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Anonymous inteviewee

In Conversation with Anonymous, a Clinical Social Worker who works with formerly incarcerated people

I am a private practicing clinical social worker and someone who works in mental health in the South and West side of Chicago, mostly treating people returning from incarceration. I've leaned on my experience to help those who are returning and struggling with anxiety or the feeling of being held in place again. 


Q: So tell me a little bit about what healing looks like for you. What did it look like for you?


“It was education that saved me.”


A: It was education that saved me. It was Boston University, and its program that saved me. I came across BU while on bail because I was researching ways to educate myself from behind the wall. Literally, I just called colleges cold. This is while I'm two years into my case. I had kind of come into contact with people who were educated, and I was like, 'Oh, so, I don't have to drive?' Not that driving a truck's a bad thing, I was just like, 'How do I get out of this cycle?' People came into my life with PhDs, and they had professional degrees, and I was just kind of living alongside them. I was over here selling coke. They're over here living a life not afraid of incarceration, and going about their way and I was like, 'How do I get there?' The answer was education. The one grateful thing that I can say about prison was at the time, they saw fit somehow, through some miracle, to let Boston University inside or a number of them at the time. But going in and knowing that I was going to be connected to that was lifesaving for me. I came home eight years and five months out of a 10 year sentence. Six weeks later, I was at Columbia University, starting my graduate degree… that, to me, was everything. It was my way out. I thought I missed the boat with college, and then getting in there, and sitting in that classroom, and hearing similar stories coming from colleagues, and students... I'll never forget looking at the door of the classroom on multiple occasions, and just feeling like when that door closed, despite the fact we were in inside of medium-security prison, I felt like this was the one moment of true freedom. It was transformative. It opened all the doors.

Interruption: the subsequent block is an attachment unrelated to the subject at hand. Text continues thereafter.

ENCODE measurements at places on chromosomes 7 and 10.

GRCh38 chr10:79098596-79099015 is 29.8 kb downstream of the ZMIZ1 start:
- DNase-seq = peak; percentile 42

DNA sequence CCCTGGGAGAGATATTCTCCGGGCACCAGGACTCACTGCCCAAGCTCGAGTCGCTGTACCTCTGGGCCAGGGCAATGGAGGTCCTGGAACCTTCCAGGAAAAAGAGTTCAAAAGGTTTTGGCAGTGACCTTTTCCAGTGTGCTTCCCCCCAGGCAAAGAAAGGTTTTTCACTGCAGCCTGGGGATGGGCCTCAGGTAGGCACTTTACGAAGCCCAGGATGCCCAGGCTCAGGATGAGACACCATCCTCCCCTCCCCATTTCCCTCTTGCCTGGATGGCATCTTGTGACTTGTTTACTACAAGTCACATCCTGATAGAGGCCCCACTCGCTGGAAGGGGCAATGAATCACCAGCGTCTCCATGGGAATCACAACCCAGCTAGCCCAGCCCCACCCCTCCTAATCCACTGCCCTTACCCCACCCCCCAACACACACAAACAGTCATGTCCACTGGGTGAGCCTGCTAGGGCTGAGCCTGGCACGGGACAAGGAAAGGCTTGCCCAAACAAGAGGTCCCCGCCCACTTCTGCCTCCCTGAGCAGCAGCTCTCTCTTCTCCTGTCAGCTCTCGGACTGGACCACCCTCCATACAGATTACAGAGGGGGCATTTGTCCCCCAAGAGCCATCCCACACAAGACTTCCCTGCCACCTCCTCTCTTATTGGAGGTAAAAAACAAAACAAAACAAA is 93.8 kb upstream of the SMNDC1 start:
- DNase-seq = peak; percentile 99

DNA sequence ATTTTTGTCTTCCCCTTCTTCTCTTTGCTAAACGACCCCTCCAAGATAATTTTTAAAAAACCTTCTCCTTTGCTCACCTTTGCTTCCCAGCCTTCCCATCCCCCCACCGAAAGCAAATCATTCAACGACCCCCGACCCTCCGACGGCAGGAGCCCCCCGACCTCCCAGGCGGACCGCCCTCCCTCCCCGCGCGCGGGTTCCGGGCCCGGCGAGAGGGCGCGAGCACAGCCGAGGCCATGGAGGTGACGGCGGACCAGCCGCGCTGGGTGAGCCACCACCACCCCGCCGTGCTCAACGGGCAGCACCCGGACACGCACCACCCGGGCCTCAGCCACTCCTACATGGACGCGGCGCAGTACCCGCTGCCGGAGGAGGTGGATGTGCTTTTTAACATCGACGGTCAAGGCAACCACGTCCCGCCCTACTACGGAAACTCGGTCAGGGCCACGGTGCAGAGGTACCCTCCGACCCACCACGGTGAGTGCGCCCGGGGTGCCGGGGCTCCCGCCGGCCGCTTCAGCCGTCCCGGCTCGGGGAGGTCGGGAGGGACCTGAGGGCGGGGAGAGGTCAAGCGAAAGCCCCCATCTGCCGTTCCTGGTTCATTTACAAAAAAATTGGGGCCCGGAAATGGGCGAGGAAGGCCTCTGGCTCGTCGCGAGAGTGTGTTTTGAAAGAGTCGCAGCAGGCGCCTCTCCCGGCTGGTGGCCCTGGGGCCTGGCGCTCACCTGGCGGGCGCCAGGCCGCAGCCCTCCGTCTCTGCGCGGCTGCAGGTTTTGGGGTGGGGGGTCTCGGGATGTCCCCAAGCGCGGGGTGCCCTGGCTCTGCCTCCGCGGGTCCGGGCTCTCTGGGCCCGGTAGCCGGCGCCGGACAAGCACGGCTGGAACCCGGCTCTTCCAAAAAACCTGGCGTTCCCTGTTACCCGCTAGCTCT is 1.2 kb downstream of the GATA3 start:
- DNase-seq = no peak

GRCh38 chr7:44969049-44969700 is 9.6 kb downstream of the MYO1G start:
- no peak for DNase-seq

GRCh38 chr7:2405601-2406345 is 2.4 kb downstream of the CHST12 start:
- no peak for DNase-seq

Q: Were there moments during your incarceration that you had those types of experiences that really stimulated that healing on a visceral inner level?


A: I remember being challenged in prison and being challenged by the culture of the prison or the cops being crazy, or somebody else challenging me as a person who was also incarcerated alongside me because it was some street code or prison code that they live by, and remembering to constantly stay focused. ‘Don't go for that. Stay on this path. You're good. Who cares what people see or think about you? You do this time and how was this time not for nothing? How do we make meaning out of it? How do we take this thing that we had to do, and respect it, and cherish it, and not throw it to the wind? I think, if anything, prison has taught me to value some things that I previously would have taken for granted.


Q: What would you want to offer people, especially people who are survivors and are in that state of survivorship? What would you want to offer them during this time?


“Try to find an opportunity to turn this darkness into something”

A: This is an opportunity for you to make meaning out of this time of distance. Remember, you're not standing for count (prison term for being counted by prison guards to make sure you’re in your cell). You're not eating shitty food. In front of you is this space that you can take advantage of, and try to make something out of. So when we look back and we go, 'Oh, that sucked, we lost a summer in Chicago,' which is huge, right, because Chicago is freezing. What did you make out of it? Try to find the meaning. Try to find an opportunity to turn this darkness into something, so that it doesn't feel like it happened for nothing.